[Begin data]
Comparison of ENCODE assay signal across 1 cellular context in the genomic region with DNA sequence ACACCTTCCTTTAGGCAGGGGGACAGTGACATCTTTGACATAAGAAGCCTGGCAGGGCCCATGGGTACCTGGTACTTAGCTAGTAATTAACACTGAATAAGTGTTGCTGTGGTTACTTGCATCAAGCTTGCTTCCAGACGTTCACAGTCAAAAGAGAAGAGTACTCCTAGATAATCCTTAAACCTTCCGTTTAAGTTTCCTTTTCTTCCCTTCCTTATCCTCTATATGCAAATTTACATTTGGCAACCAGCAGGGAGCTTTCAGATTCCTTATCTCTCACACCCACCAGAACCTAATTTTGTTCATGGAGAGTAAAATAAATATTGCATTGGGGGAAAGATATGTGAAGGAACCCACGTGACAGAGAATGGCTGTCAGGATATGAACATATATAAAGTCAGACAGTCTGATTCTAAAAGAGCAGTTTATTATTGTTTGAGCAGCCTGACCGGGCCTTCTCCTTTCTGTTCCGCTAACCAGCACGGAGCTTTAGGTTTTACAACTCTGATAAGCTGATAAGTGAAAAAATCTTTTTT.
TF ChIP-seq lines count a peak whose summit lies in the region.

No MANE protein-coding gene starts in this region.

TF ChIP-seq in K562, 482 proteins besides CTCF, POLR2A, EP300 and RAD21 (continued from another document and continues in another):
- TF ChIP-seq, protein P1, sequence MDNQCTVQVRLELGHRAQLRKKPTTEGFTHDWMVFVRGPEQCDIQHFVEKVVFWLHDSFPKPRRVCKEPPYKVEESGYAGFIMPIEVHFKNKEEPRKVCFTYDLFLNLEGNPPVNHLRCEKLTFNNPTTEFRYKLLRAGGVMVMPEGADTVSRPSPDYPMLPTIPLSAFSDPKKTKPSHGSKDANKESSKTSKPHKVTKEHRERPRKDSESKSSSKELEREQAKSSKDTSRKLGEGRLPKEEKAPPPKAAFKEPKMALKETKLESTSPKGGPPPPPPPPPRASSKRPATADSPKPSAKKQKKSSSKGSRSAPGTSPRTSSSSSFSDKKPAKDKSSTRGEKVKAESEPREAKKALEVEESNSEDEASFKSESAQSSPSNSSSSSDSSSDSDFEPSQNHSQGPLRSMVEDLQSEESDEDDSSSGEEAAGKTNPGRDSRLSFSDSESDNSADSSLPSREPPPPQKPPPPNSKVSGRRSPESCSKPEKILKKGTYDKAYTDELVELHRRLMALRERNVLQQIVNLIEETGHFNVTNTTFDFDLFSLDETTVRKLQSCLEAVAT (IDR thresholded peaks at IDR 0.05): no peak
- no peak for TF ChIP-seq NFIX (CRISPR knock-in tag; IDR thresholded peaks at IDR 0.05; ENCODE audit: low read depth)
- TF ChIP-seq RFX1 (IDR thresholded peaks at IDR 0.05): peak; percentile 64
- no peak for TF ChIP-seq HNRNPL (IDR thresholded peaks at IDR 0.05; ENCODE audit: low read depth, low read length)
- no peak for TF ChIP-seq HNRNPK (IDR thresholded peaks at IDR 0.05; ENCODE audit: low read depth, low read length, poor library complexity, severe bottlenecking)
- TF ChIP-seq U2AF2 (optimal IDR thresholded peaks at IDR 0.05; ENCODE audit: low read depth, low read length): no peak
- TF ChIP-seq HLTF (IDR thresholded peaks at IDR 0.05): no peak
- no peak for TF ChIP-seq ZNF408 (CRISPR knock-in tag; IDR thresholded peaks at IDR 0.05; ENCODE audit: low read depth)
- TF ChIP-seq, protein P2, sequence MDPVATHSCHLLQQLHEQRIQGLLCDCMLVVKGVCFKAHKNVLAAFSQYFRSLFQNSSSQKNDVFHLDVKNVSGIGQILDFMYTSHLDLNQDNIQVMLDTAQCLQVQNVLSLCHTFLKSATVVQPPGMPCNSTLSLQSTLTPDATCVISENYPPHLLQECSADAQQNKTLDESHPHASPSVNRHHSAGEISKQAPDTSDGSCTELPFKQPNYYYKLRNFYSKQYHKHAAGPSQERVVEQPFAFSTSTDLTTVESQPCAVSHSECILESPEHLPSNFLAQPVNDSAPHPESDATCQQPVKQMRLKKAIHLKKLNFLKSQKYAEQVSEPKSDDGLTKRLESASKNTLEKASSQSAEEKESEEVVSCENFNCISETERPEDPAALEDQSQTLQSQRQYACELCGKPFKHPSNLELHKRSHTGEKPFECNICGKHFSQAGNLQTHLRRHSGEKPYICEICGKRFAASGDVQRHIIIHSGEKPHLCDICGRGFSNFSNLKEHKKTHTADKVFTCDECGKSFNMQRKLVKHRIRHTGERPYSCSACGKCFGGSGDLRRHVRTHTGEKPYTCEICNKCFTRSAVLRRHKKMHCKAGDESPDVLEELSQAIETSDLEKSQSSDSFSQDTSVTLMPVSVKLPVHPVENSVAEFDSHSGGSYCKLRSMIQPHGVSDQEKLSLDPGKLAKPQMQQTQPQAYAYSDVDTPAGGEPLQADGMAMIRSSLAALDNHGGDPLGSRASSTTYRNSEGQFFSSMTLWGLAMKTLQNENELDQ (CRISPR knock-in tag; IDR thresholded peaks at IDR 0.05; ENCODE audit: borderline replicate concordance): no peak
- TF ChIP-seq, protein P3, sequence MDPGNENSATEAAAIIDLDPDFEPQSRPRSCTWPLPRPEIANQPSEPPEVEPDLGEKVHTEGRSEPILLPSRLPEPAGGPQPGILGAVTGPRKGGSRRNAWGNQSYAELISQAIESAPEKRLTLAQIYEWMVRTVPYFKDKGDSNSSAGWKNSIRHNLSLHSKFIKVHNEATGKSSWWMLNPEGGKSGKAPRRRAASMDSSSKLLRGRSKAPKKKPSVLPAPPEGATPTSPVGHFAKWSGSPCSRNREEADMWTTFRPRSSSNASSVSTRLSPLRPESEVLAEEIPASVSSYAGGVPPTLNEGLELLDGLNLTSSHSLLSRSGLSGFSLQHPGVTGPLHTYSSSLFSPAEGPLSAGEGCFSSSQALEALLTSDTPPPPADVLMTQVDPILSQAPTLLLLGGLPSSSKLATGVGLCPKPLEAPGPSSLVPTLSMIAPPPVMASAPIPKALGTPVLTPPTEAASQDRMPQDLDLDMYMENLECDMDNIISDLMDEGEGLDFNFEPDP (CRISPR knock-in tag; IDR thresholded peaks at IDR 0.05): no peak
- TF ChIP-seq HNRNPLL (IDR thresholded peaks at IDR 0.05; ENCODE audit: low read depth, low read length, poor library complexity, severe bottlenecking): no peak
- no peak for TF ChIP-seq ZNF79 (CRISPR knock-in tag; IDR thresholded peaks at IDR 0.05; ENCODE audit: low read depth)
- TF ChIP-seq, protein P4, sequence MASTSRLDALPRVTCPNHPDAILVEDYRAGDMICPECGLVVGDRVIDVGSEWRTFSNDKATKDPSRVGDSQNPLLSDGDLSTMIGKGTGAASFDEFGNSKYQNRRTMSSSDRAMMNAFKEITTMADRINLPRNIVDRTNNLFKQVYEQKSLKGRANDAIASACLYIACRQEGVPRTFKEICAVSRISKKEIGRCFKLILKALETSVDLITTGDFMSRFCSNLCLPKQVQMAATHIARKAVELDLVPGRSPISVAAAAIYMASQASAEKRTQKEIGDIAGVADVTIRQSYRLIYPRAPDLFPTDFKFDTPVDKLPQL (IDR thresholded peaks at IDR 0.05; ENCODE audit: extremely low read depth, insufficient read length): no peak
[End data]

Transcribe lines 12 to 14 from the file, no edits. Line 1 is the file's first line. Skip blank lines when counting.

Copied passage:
- no peak for TF ChIP-seq ZNF408 (CRISPR knock-in tag; IDR thresholded peaks at IDR 0.05; ENCODE audit: low read depth)
- TF ChIP-seq, protein P2, sequence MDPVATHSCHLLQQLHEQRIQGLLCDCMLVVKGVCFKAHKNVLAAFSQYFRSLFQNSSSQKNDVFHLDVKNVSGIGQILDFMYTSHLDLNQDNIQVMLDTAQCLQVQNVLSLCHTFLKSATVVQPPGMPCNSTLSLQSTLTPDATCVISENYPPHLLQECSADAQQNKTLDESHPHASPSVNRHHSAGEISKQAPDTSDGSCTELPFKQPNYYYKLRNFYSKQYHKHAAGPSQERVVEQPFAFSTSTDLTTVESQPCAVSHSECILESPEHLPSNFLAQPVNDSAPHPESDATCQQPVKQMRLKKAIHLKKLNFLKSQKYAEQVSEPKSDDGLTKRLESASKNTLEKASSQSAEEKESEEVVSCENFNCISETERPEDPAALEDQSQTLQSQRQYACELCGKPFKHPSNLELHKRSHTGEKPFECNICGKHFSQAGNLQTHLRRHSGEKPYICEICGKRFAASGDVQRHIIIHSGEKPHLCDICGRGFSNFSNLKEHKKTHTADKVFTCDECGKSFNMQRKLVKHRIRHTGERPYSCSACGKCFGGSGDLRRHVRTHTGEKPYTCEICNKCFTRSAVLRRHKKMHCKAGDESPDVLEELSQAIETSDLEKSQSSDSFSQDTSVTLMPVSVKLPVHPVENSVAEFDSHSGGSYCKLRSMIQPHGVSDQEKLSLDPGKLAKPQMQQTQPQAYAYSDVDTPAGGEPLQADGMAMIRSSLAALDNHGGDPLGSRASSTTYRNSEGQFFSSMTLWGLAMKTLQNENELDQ (CRISPR knock-in tag; IDR thresholded peaks at IDR 0.05; ENCODE audit: borderline replicate concordance): no peak
- TF ChIP-seq, protein P3, sequence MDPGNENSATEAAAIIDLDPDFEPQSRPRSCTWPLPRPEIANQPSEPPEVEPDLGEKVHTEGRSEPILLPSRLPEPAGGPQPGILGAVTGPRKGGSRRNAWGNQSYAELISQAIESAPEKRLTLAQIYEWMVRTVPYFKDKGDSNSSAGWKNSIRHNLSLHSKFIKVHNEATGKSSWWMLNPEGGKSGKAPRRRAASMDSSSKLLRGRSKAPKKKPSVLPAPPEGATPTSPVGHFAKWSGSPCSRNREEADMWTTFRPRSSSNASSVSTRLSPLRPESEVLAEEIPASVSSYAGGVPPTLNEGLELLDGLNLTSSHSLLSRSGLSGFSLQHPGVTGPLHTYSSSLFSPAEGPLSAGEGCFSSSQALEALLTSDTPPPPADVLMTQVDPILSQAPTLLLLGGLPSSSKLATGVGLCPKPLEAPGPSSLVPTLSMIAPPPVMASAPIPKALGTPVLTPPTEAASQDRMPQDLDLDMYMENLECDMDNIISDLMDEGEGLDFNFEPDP (CRISPR knock-in tag; IDR thresholded peaks at IDR 0.05): no peak